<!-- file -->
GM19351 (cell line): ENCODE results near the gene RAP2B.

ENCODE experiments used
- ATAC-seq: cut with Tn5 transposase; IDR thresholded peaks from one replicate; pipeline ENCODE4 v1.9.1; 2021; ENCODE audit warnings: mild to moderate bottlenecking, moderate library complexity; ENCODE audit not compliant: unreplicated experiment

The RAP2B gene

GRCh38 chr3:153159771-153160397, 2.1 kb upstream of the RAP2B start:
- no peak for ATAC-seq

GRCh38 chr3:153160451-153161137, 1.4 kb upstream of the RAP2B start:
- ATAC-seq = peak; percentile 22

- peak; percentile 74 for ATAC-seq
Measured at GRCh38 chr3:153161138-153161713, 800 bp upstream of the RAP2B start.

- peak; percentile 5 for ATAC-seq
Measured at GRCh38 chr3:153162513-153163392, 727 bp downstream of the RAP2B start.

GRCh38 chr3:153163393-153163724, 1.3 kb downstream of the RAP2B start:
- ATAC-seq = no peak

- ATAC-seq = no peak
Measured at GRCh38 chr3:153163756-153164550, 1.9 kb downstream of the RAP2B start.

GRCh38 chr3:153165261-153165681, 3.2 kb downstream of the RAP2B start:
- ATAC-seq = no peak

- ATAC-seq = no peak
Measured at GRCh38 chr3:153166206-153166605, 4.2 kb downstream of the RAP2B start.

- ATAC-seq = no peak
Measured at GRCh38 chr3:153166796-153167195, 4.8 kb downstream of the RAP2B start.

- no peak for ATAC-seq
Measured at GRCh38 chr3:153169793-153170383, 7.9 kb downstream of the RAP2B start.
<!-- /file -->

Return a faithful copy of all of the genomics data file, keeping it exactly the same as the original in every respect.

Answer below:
GM19351 (cell line): ENCODE results near the gene RAP2B.

ENCODE experiments used
- ATAC-seq: cut with Tn5 transposase; IDR thresholded peaks from one replicate; pipeline ENCODE4 v1.9.1; 2021; ENCODE audit warnings: mild to moderate bottlenecking, moderate library complexity; ENCODE audit not compliant: unreplicated experiment

The RAP2B gene

GRCh38 chr3:153159771-153160397, 2.1 kb upstream of the RAP2B start:
- no peak for ATAC-seq

GRCh38 chr3:153160451-153161137, 1.4 kb upstream of the RAP2B start:
- ATAC-seq = peak; percentile 22

- peak; percentile 74 for ATAC-seq
Measured at GRCh38 chr3:153161138-153161713, 800 bp upstream of the RAP2B start.

- peak; percentile 5 for ATAC-seq
Measured at GRCh38 chr3:153162513-153163392, 727 bp downstream of the RAP2B start.

GRCh38 chr3:153163393-153163724, 1.3 kb downstream of the RAP2B start:
- ATAC-seq = no peak

- ATAC-seq = no peak
Measured at GRCh38 chr3:153163756-153164550, 1.9 kb downstream of the RAP2B start.

GRCh38 chr3:153165261-153165681, 3.2 kb downstream of the RAP2B start:
- ATAC-seq = no peak

- ATAC-seq = no peak
Measured at GRCh38 chr3:153166206-153166605, 4.2 kb downstream of the RAP2B start.

- ATAC-seq = no peak
Measured at GRCh38 chr3:153166796-153167195, 4.8 kb downstream of the RAP2B start.

- no peak for ATAC-seq
Measured at GRCh38 chr3:153169793-153170383, 7.9 kb downstream of the RAP2B start.